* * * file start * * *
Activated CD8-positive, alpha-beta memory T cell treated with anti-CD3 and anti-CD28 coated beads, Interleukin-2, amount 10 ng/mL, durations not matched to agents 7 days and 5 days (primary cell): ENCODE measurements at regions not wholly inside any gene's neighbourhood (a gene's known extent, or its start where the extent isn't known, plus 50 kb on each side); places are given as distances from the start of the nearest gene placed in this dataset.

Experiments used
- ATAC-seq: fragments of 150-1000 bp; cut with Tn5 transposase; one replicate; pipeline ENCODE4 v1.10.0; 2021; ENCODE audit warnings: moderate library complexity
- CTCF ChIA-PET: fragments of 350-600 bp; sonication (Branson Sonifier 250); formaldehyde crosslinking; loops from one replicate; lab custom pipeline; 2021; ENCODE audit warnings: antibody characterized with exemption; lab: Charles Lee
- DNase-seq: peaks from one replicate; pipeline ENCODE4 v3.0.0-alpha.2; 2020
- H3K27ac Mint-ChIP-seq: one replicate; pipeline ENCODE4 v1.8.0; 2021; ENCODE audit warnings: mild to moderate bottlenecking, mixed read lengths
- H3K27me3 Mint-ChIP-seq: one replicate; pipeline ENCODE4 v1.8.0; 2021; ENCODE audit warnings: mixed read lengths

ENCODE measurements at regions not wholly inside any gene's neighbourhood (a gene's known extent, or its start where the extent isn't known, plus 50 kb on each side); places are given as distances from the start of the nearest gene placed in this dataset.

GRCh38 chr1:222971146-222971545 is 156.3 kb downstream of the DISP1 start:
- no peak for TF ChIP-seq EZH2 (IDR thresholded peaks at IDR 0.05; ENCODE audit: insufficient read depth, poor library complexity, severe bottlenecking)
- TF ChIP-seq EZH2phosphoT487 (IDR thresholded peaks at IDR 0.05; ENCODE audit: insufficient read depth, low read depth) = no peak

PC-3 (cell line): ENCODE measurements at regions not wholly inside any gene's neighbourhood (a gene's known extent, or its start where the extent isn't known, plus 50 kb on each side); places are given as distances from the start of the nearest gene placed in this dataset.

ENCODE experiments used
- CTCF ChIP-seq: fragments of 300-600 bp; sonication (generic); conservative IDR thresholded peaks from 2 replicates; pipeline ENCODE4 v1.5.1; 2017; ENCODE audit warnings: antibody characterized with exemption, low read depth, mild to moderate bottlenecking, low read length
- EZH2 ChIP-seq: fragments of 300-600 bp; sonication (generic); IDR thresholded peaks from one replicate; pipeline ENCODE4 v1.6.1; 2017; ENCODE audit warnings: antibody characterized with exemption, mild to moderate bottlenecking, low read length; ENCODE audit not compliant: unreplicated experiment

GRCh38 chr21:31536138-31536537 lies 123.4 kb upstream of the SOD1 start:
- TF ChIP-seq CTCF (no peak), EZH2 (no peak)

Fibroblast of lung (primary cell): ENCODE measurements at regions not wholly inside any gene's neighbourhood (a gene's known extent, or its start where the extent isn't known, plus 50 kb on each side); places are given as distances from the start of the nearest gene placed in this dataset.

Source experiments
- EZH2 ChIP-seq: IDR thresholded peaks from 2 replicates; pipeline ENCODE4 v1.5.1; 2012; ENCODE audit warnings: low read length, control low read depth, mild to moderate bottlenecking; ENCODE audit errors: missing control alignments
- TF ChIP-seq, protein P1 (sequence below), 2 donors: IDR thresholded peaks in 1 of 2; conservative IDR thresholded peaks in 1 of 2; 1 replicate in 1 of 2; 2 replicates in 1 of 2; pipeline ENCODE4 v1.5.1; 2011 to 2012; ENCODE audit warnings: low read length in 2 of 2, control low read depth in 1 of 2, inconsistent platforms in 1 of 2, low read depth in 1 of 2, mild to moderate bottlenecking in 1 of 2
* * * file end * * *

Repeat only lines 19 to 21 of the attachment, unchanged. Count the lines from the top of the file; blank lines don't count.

Source experiments
- EZH2 ChIP-seq: IDR thresholded peaks from 2 replicates; pipeline ENCODE4 v1.5.1; 2012; ENCODE audit warnings: low read length, control low read depth, mild to moderate bottlenecking; ENCODE audit errors: missing control alignments
- TF ChIP-seq, protein P1 (sequence below), 2 donors: IDR thresholded peaks in 1 of 2; conservative IDR thresholded peaks in 1 of 2; 1 replicate in 1 of 2; 2 replicates in 1 of 2; pipeline ENCODE4 v1.5.1; 2011 to 2012; ENCODE audit warnings: low read length in 2 of 2, control low read depth in 1 of 2, inconsistent platforms in 1 of 2, low read depth in 1 of 2, mild to moderate bottlenecking in 1 of 2